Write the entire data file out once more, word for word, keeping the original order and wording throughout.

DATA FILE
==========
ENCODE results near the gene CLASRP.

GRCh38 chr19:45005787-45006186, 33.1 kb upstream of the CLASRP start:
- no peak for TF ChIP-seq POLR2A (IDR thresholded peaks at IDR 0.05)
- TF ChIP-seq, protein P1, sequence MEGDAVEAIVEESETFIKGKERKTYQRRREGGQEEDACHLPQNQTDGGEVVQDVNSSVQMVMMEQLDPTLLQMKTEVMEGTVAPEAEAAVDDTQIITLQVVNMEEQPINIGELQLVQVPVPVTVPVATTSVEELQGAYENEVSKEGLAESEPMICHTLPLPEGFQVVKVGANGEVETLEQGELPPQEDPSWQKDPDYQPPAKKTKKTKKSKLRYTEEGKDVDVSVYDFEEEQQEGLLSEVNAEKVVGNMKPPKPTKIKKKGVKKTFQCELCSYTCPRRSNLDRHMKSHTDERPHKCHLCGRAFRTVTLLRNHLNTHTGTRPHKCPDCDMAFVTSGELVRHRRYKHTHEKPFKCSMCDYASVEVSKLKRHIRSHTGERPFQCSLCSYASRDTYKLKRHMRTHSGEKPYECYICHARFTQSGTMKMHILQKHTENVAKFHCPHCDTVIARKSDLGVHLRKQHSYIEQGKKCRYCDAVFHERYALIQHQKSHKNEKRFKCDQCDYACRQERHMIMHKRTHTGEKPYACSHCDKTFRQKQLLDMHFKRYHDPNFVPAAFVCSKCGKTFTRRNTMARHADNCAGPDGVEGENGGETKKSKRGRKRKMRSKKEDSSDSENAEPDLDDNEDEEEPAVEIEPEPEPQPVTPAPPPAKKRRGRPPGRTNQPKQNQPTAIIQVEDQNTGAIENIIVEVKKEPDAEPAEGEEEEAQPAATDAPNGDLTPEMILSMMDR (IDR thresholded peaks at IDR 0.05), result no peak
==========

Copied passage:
ENCODE results near the gene CLASRP.

GRCh38 chr19:45005787-45006186, 33.1 kb upstream of the CLASRP start:
- no peak for TF ChIP-seq POLR2A (IDR thresholded peaks at IDR 0.05)
- TF ChIP-seq, protein P1, sequence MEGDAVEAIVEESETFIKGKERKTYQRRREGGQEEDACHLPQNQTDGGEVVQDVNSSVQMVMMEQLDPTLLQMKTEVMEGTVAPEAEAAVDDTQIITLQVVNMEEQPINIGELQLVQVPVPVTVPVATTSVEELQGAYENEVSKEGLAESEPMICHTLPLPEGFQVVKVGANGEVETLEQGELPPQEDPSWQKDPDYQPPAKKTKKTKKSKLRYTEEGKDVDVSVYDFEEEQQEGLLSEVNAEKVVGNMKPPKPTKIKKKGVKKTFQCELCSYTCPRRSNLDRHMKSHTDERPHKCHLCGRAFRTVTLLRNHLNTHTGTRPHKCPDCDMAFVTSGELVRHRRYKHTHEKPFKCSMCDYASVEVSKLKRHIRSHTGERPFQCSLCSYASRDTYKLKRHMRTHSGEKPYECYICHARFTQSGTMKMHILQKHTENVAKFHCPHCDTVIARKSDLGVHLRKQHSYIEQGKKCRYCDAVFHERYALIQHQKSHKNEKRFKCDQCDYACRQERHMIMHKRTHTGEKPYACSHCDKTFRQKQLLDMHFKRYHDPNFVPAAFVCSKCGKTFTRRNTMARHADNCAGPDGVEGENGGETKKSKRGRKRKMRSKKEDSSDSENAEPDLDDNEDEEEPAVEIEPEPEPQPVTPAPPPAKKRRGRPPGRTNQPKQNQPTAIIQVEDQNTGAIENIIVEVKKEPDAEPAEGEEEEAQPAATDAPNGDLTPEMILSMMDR (IDR thresholded peaks at IDR 0.05), result no peak